Then Brigitta, who was nearest to me, came nearer with a kind look in her strange eyes. "Nay then," she said, "for your song's sake, and to save your life." So she said and so she did, for she kissed me full on the mouth before all of them, and, indeed, this was the first time I had kissed her, though I thank Heaven it was not the last.

And because there is nothing so contagious as kindness and so stimulating as a good example, the other girls were now ripe and ready to do as she did, and Jacintha cried, "I will be generous, too!" and set her red lips where Brigitta's kiss had rested, and then one kissed me and another, and at the end of it all, Barbara herself, that had been so ready with her fingers, surrendered and kissed me too. And it was while she was kissing me, and I was making rather a long business of it, seeing how she was the last to be kissed, and how she had provoked me, that there came unobserved into our group another youth whose coming I had not noticed, being so busy on pleasant business.

But I heard a very sweet and tunable voice speak, and the voice asked, "When the air is so brisk with kisses, is there never a kiss for me?" And I looked up from the lips of Barbara and saw that my very dear friend, Messer Guido Cavalcanti, was newly of our company.

It is many a long year since my dear friend Messer Guido dei Cavalcanti died of that disastrous exile to which, by the cynical irony of fate, my other dear friend, Messer Dante dei Alighieri, was foredestined to doom him. That sadness has nothing to do with this sadness, and I here give it the go-by. But at nights when I lie awake in my cell—a thing which, I thank my stars happens but rarely—or in the silence of some more than usually quiet dawn, I seem to see him again as I saw him that morning, so blithe, so bright, so delightful. Never was so fine a gentleman. It is to be regretted, perhaps, that his was not a spirit that believes. I that am a sinner have no qualms and uncertainties, but credit what I am told to credit, and no more said. After all, why say more? But Messer Guido was of a restless, discontented, fretting spirit, that chafed at command and convention, and would yield nothing of doubt for the sake of an easy life. Well, he was the handsomest man I have ever known, and he never seemed fairer than on that May morning—Lord, Lord, how many centuries ago it seems!—when he came upon me in the sunlit Place of the Holy Felicity, and thereafter, for the first time, made the acquaintance of Messer Dante.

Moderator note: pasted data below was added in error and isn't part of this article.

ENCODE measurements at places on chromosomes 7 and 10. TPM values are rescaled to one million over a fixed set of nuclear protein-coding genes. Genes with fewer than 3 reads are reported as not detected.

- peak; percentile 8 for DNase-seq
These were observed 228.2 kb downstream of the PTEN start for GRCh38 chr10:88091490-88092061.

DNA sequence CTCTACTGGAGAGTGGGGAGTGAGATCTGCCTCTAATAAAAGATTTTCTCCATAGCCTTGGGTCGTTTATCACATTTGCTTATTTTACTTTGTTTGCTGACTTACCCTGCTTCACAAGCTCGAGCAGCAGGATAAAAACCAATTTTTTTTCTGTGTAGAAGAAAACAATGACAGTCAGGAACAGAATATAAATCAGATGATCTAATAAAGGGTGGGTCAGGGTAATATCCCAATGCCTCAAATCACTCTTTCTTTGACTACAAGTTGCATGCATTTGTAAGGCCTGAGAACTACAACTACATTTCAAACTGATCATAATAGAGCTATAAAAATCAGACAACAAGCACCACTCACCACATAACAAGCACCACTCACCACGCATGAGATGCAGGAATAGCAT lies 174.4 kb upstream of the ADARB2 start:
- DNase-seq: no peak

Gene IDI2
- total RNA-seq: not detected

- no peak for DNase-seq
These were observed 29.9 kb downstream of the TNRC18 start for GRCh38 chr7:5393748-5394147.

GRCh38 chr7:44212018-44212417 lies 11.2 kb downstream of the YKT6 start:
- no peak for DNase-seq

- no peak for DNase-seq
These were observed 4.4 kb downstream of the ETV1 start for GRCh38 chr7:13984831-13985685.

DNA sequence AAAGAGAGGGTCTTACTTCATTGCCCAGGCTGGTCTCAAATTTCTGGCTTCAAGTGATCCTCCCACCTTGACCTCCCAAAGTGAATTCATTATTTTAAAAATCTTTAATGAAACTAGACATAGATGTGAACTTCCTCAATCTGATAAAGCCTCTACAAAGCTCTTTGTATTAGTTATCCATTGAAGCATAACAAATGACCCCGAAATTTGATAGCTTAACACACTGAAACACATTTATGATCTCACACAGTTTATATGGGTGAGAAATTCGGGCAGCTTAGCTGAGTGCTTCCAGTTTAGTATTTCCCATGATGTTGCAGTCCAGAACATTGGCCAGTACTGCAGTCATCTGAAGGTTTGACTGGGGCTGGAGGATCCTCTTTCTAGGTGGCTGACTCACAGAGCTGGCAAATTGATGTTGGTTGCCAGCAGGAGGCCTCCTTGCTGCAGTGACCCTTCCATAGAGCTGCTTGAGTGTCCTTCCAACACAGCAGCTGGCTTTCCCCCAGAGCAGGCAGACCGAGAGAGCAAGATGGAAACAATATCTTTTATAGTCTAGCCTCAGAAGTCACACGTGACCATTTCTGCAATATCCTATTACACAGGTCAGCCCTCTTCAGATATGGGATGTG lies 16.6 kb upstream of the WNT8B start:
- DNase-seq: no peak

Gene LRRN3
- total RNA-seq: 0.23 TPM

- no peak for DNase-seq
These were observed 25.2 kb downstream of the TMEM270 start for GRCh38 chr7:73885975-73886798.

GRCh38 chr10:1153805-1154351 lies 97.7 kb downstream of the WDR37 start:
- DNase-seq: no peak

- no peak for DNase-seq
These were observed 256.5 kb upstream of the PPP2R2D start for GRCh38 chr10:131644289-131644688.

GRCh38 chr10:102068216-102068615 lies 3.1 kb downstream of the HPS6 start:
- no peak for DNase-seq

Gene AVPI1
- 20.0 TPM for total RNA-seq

When the girls heard that complaint of Messer Guido's, they gathered about him noisily, crying, "Surely, Messer Guido, surely!" and pushing their impudent faces close to his, and catching him with their hands, for indeed Messer Guido was a very comely personage, and one that was always well-eyed by women.

But it seems that for all his asking he had little mind for the amorous traffic, for he laughingly disengaged himself from the girls, and I said to him, pretending to be jealous, "If you taste of their bounty, I shall tell Monna Giovanna"—for so was named the lady he loved—"and then you will weep red tears."

Messer Guido pointed to me with a mock air of indignation. "See what it is," he said, "to take a traitor to one's heart." He ran his laughing eyes over the little knot of us, and went on, "Sweet ladies, and you, sour gentleman, I have news for you."

But I protested, drolling him, for it was always our custom when we met to toss jests and mockery to and fro, as children toss a ball. "Do not heed him," I said, "Guido's news is always eight days old."

Then the girls laughed at him, for I think in their hearts they were vexed because he had not taken their kisses—at least, most of them; for I have it in mind that Brigitta was content with my kissing and none other. But Guido was not to be downed by their laughter.

"This is not an hour old," he said. "You should all be at the Signory. The fair ladies of Florence have chosen Monna Beatrice, of the Portinari, for the queen of their May festival, and will bear her about the city presently in triumph."

Now this was no piece of news for me, but I was where I was for a reason, which was to meet Messer Dante. It was news to the girls, though, for Brigitta cried, "Monna Beatrice, she who has been away from Florence these nine years?" and Jacintha questioned, "Monna Beatrice! Is she daughter of Folco Portinari that builds hospitals?" and Barbara sighed, "Monna Beatrice, whom some call the loveliest girl in the city?"

And Guido gave to their several questions a single answer: "Even she. For her beauty's sake and in compliment to Messer Folco, because he builds hospitals."

Now, though I had little interest in this news of Guido's, I was so glad of his coming that I was as ready to be rid of the girls by this time as I had been eager before to keep them about me. So I waved my hand at them as housewives wave their hands to scare the chickens, and I called to them: "So! Away with you girls to join the merry-making. I will kiss you all another day."

Then the girls began to mock at me again, and Jacintha hailed me as prince of poets, and Brigitta, half laughing and half earnest, called me prince of lovers, and Barbara shot out her pink tongue at me, saying, "Prince of liars!"

Straightway I made as if I would catch them and slap them, and they all ran away laughing, and Messer Guido and I were left alone, at the corner of the bridge of the Holy Felicity, with the image of the God of Love hard by.